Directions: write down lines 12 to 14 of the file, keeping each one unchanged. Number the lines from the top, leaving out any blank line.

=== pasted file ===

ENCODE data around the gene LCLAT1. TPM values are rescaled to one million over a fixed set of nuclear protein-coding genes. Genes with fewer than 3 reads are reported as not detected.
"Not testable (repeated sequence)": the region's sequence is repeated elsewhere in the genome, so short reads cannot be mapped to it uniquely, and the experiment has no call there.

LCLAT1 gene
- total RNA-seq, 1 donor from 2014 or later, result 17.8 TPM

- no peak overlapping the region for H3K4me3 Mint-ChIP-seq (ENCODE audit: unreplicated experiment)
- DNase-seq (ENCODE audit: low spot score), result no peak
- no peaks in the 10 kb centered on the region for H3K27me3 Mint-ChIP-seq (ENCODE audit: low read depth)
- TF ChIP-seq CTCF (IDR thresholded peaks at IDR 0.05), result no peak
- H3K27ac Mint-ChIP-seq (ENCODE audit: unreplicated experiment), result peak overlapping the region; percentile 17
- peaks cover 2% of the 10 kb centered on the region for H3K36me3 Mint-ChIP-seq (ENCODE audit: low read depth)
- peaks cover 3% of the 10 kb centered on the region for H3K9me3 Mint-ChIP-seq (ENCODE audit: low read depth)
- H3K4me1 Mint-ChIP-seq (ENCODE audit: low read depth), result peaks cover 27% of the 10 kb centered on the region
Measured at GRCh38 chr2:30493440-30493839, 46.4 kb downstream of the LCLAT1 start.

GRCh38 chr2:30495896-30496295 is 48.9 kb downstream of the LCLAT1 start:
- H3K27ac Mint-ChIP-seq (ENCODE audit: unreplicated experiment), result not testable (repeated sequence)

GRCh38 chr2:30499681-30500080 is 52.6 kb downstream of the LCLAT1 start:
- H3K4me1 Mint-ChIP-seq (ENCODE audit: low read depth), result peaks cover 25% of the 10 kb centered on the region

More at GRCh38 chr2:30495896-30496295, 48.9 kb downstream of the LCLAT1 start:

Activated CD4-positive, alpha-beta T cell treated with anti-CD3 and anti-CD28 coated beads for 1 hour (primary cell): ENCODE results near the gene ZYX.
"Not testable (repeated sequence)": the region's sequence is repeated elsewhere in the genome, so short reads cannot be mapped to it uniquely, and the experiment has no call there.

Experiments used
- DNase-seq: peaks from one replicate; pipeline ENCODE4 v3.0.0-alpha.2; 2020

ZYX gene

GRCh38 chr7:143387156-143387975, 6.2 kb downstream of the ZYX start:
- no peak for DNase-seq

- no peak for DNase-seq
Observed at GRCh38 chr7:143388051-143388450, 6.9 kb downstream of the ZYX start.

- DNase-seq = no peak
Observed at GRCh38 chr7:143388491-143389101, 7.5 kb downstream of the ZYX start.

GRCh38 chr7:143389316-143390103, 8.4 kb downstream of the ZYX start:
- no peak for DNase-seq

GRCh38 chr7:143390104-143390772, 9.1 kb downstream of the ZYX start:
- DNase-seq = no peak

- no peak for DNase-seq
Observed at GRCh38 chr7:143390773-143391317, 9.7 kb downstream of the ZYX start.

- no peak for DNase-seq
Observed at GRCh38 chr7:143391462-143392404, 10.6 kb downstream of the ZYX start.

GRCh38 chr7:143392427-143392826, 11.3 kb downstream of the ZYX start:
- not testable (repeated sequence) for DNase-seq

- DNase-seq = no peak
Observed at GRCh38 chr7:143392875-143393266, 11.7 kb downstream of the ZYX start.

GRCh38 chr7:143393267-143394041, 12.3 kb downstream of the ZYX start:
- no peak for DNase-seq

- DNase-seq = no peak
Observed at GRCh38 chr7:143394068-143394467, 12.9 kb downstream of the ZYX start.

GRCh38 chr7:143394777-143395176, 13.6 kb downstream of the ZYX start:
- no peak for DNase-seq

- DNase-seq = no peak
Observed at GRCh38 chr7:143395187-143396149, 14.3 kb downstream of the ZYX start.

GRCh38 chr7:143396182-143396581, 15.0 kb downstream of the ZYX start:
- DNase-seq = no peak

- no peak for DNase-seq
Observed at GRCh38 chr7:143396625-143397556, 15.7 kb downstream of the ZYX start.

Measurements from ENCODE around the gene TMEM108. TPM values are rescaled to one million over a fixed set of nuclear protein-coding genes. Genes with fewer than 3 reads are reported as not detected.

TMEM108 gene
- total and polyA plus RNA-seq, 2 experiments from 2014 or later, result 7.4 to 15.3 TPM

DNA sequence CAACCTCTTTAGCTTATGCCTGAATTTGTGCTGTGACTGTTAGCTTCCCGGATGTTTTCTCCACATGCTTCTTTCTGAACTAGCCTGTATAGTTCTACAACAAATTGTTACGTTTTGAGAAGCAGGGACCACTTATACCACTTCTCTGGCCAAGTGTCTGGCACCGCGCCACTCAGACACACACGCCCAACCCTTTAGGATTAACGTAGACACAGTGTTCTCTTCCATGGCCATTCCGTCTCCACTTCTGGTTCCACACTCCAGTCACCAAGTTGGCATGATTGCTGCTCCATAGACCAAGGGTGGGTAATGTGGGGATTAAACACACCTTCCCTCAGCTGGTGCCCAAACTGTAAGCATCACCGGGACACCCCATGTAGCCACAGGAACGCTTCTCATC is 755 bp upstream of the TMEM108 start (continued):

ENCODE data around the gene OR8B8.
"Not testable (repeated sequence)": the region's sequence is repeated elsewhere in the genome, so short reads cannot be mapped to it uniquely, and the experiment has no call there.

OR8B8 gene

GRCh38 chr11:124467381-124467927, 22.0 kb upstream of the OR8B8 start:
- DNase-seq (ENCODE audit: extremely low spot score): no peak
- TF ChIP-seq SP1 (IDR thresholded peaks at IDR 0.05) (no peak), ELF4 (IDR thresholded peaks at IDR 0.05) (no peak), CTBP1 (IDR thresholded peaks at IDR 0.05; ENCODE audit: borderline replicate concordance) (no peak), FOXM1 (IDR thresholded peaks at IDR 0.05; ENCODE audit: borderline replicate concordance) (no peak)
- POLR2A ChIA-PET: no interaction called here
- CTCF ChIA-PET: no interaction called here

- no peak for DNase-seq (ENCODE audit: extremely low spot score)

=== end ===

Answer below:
- H3K4me1 Mint-ChIP-seq (ENCODE audit: low read depth), result peaks cover 27% of the 10 kb centered on the region
Measured at GRCh38 chr2:30493440-30493839, 46.4 kb downstream of the LCLAT1 start.

GRCh38 chr2:30495896-30496295 is 48.9 kb downstream of the LCLAT1 start: